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What Is Liquid Sandpaper?

A can painted with liquid sandpaper.
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  • Written By: P.S. Jones
  • Edited By: Lindsay D.
  • Last Modified Date: 07 September 2014
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Liquid sandpaper is a chemical solution that removes the thin top layers of the surface of a glossy painted item. It roughens the surface, making it easier to be repainted without having to be sanded down. Otherwise, the next coat of paint may not stick to the slick surface. This product can be found in hardware, home improvement, or paint stores.

The truth is that the solution does not actually do any real sanding, and it only removes gloss from a painted surface. If the surface has bumps or imperfections that need to be smoothed, it won't do that. It doesn't work as paint prep for shiny metal or tile, either. Liquid sandpaper can also be found under the names "deglosser," "liquid deglosser," and "wet sanding."

The main benefit of using deglosser is that it is quicker than traditional sanding and doesn't require the same physical strength. This is especially true if the particular surface has ornate designs or extensive detailing. Sanding can also be quite messy because it leaves dust behind that requires extra cleanup. Older paint products may even contain lead, releasing potential toxic dust if sanded the traditional way.

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Before using liquid sandpaper, certain precautions should always be followed. Some of these chemicals have very strong fumes, so wet sanding techniques should only be used in well-ventilated areas to avoid possible injury. The chemicals can be dangerous if it comes into contact with the skin, so gloves must always be worn. If it does come into contact with the skin, the affected area should be washed promptly with soap and water. Eye protection should also be worn; if the chemical gets into the eyes, they should be rinsed with water immediately and medical assistance sought.

The first step in using this product is cleaning the painted surface thoroughly with a mild soap and some water. The surface can then either be wiped dry with a clean lint free cloth or left out to air dry. A lint free cloth is necessary to avoid leaving pieces of dirt, grit, or cloth on the item being restored or repainted.

Once all the moisture is completely gone, another lint-free cloth can be used to rub in the liquid deglosser. It should then be allowed to sit for the time specified in the directions on the package. The final step is to dry the surface with another clean cloth, although some brands require the surface to be rinsed instead. People should always follow the directions on the product package.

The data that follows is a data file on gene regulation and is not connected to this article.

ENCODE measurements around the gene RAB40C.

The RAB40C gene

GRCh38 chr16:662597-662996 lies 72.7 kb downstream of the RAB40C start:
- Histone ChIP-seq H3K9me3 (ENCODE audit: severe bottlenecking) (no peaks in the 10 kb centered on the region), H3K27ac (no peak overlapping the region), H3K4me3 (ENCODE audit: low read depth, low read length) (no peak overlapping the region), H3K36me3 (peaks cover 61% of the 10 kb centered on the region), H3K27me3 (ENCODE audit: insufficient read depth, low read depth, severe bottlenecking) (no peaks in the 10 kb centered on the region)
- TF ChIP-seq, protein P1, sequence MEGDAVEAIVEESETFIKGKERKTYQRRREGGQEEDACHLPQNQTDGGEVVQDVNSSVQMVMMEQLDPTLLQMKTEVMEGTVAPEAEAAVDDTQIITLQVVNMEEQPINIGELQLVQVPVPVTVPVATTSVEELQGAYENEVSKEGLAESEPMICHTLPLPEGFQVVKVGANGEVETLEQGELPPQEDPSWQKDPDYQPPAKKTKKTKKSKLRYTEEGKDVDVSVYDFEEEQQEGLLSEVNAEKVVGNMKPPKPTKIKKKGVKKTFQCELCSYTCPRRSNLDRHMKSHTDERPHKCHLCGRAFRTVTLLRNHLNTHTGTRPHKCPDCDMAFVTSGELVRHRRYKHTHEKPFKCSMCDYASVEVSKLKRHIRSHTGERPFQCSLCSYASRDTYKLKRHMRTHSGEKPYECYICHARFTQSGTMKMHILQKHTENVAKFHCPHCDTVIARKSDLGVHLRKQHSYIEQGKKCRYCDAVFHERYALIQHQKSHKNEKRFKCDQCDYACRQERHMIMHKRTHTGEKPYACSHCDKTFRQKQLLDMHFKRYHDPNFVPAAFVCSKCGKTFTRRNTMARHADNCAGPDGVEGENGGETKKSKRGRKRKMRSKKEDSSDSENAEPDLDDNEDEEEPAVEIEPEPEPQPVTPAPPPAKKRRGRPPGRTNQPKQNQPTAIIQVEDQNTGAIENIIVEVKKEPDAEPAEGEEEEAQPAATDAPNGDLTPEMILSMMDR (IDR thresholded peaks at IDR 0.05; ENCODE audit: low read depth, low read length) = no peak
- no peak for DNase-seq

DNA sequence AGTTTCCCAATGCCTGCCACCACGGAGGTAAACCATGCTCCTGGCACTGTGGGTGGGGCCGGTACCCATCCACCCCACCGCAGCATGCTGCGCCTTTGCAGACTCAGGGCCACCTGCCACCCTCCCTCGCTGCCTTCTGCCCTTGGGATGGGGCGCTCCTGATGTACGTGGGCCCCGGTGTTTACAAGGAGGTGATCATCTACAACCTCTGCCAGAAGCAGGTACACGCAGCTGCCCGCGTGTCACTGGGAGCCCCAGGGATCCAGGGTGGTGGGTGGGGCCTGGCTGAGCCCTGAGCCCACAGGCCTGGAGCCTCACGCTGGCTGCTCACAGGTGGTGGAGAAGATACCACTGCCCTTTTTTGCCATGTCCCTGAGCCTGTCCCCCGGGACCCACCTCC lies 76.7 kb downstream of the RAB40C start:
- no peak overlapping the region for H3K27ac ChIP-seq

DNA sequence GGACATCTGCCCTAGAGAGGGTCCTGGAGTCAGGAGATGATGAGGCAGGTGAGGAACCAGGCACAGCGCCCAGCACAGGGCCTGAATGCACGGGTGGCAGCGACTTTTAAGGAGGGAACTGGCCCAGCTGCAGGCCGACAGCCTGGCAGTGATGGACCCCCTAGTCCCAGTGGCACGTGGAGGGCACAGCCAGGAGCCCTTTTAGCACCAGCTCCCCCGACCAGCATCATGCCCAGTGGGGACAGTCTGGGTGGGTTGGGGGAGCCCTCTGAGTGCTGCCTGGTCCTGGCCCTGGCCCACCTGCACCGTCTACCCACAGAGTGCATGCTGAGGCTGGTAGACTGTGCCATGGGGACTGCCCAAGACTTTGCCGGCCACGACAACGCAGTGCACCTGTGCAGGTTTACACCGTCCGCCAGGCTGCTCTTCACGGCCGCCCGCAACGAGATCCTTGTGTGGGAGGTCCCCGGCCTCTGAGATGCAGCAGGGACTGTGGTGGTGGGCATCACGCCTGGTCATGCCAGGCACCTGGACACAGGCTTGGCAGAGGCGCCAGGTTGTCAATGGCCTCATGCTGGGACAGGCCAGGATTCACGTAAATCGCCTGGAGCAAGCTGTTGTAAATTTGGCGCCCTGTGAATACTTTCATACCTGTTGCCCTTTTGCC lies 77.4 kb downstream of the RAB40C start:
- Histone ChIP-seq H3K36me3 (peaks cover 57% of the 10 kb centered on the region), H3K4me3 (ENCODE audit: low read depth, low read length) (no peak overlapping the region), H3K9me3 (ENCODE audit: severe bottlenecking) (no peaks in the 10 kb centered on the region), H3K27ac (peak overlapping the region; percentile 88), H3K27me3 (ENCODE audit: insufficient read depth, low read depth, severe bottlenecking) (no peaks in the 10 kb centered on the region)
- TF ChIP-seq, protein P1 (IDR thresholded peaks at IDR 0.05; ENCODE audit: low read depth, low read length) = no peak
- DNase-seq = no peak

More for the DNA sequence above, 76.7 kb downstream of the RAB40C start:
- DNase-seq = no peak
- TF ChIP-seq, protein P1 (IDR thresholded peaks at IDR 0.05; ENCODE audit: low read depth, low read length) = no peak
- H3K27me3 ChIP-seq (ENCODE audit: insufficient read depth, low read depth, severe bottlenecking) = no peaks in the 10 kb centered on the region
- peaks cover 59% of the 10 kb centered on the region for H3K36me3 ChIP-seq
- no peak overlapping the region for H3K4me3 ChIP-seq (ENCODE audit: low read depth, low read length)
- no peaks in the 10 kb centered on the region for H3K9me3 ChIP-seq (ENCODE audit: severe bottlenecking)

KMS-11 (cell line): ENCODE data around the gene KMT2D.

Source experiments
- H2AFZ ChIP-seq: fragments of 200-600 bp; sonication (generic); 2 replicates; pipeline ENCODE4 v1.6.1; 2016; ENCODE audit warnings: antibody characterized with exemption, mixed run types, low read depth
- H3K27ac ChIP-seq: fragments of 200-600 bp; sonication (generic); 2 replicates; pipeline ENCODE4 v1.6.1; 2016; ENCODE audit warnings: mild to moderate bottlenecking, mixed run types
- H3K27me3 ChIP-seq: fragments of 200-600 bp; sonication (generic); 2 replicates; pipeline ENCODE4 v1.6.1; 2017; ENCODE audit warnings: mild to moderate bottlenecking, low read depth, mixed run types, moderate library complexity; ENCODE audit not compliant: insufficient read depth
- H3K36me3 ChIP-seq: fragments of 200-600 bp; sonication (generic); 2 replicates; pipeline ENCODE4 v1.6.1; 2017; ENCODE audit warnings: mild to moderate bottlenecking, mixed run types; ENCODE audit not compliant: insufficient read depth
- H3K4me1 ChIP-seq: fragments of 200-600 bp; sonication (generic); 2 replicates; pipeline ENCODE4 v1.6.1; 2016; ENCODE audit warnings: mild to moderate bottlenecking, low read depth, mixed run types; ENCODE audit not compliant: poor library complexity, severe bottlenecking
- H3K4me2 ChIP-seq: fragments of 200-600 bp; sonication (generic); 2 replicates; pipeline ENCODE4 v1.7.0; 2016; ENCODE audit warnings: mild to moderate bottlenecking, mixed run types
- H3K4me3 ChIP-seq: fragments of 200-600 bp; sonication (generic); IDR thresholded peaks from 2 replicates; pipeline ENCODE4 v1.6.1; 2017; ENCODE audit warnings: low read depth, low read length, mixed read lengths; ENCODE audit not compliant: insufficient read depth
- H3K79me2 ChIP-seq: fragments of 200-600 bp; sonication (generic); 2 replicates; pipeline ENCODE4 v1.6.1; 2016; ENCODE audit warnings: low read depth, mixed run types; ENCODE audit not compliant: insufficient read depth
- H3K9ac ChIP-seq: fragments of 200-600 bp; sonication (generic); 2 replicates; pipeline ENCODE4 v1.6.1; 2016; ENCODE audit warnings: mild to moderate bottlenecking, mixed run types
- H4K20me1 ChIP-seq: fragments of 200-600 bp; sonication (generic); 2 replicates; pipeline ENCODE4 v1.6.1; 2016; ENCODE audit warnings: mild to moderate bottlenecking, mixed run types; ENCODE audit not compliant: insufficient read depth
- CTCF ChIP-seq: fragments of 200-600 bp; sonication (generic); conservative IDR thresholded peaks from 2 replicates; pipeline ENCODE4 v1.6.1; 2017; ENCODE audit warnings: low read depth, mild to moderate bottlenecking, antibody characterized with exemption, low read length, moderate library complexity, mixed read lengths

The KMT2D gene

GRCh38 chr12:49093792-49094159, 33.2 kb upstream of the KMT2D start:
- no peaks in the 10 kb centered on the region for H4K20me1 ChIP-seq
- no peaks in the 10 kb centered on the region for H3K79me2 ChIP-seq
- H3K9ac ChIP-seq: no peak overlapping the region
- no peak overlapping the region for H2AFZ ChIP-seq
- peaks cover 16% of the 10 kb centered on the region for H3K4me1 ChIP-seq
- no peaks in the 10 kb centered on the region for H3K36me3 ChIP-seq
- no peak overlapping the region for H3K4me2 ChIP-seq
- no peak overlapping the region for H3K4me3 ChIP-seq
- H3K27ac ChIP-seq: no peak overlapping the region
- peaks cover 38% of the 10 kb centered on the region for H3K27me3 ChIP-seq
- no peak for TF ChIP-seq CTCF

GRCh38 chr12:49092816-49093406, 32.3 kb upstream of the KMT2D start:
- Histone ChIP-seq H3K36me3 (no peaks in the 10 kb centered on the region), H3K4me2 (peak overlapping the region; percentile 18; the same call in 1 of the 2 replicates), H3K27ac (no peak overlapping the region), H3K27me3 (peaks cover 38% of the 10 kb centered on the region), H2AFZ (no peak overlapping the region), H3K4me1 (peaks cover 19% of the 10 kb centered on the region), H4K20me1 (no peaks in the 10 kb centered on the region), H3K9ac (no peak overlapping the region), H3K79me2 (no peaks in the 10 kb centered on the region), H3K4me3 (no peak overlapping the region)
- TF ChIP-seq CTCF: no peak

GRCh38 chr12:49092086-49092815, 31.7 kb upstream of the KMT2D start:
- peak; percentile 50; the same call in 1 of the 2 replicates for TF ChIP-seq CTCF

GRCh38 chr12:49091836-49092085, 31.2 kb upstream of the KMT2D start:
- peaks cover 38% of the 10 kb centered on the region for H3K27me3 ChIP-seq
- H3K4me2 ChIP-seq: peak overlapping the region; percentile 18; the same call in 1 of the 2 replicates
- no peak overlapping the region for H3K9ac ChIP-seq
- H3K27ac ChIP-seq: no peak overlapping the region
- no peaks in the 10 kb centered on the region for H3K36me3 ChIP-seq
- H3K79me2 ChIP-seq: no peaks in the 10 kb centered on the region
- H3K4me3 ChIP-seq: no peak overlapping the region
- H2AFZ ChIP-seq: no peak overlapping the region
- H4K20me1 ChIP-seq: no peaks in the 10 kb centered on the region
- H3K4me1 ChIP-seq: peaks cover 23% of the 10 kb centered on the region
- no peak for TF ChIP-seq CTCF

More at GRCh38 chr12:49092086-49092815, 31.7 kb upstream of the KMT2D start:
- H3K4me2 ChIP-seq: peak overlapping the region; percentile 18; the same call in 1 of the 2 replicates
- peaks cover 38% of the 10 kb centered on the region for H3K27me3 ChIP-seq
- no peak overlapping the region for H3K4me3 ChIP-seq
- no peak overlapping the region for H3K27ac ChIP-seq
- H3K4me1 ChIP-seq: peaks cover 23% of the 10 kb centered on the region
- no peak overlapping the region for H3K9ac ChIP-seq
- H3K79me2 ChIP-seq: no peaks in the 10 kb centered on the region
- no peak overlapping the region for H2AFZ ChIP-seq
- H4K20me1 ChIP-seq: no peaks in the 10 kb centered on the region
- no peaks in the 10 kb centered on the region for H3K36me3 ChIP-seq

Liquid sandpaper contains strong flammable solvents, like naphtha and toluene, so it should be kept away from anything that might ignite it. Due to the combustible nature of this chemical compound, any cloths or rags used with it should be completely dried and disposed of properly.

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KoiwiGal
Post 5

I feel like this could be used a lot in art and furniture restoration and re-use. When you want to paint something but don't want to wreck it with sandpaper (which could all too easily remove details if you don't know what you're doing.)

If all you want to do is make something easier to paint, it sounds like liquid sand paper would do it.

Although I do wonder how many different kinds of gloss it would affect. Would it make it easier to paint old ceramics, for example?

croydon
Post 4

@anon52495 - You've already got some good advice, but I would also say if you're worried about slipping down the stairs, you might want to add a strip of something rough to the edge of each stair. You can find these kinds of strips, like grit sandpaper, at the hardware store. They make the stairs easier to see in the dark as well.

anon73606
Post 3

Sand the stairs with course grade sandpaper to smooth and remove old paint. Finish sand with a smooth grit. Vacuum debris and clean with tack cloth. Prime surface. Paint the stairs with your choice of paint and a non-slip additive, available at hardware or major home improvement stores.

This product may be designed for exterior use but works equally well for an interior application, latex or alkyd.

anon52495
Post 2

I have a stairway to the basement (furnished) that was carpeted and since I'm getting a little older I didn't want to drag the vacuum up the stairs, sweeping would be marvelous. However when the carpet is up the stairs are rough and have old paint - how do you recommend I approach the stairs - paint or stain - some one told me paint would make the stairs slick but would be a whole lot easier.

anon42474
Post 1

Awwesome iformation here once I stumbled onto your site! Thanks!

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